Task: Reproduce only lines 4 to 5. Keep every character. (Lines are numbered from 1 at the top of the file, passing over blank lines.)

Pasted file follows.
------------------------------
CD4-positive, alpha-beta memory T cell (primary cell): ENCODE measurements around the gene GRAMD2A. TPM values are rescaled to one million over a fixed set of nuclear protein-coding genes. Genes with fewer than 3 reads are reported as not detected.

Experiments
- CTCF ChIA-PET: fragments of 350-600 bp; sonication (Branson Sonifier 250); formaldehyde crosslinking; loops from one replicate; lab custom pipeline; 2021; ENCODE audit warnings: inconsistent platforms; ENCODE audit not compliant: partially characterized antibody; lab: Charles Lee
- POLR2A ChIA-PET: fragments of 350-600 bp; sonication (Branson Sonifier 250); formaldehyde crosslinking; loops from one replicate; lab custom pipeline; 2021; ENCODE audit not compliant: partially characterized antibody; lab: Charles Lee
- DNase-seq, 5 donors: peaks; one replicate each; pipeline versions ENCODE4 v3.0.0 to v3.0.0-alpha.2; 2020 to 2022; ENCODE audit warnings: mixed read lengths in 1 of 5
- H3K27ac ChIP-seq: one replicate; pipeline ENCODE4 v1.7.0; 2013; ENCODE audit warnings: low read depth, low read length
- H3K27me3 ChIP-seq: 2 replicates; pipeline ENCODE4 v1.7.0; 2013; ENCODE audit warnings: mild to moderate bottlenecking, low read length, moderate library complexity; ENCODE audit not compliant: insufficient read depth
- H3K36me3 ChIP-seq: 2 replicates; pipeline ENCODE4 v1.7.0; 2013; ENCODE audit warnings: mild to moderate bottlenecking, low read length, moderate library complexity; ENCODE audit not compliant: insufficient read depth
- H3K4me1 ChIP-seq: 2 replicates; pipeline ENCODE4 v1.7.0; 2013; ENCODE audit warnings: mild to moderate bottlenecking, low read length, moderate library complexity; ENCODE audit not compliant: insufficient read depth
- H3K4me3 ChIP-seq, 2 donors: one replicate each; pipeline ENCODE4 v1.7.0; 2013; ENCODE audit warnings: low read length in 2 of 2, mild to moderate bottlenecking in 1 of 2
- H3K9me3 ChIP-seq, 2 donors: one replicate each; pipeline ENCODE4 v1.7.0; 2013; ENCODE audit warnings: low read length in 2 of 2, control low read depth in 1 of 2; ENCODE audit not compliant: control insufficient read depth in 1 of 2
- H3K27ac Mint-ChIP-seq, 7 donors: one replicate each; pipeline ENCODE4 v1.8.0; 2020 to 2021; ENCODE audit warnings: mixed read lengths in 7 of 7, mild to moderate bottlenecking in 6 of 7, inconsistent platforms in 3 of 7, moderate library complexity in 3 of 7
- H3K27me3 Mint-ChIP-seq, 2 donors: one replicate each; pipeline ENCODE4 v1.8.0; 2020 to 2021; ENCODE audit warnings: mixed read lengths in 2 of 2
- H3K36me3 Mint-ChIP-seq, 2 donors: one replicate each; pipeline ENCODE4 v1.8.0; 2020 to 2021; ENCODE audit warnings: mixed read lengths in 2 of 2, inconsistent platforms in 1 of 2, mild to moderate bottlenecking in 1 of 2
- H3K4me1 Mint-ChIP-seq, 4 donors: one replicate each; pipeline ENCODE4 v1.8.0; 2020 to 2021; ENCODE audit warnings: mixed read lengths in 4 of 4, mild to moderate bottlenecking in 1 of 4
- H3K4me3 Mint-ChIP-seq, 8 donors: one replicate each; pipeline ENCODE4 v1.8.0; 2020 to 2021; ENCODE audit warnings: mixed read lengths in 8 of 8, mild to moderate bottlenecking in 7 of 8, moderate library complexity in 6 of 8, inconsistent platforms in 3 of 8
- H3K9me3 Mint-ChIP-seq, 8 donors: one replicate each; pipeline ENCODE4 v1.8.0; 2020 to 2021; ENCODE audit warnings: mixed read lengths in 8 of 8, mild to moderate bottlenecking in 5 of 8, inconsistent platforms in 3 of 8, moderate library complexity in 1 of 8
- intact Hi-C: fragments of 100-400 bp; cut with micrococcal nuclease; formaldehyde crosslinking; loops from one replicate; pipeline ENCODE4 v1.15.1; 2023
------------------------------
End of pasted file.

- POLR2A ChIA-PET: fragments of 350-600 bp; sonication (Branson Sonifier 250); formaldehyde crosslinking; loops from one replicate; lab custom pipeline; 2021; ENCODE audit not compliant: partially characterized antibody; lab: Charles Lee
- DNase-seq, 5 donors: peaks; one replicate each; pipeline versions ENCODE4 v3.0.0 to v3.0.0-alpha.2; 2020 to 2022; ENCODE audit warnings: mixed read lengths in 1 of 5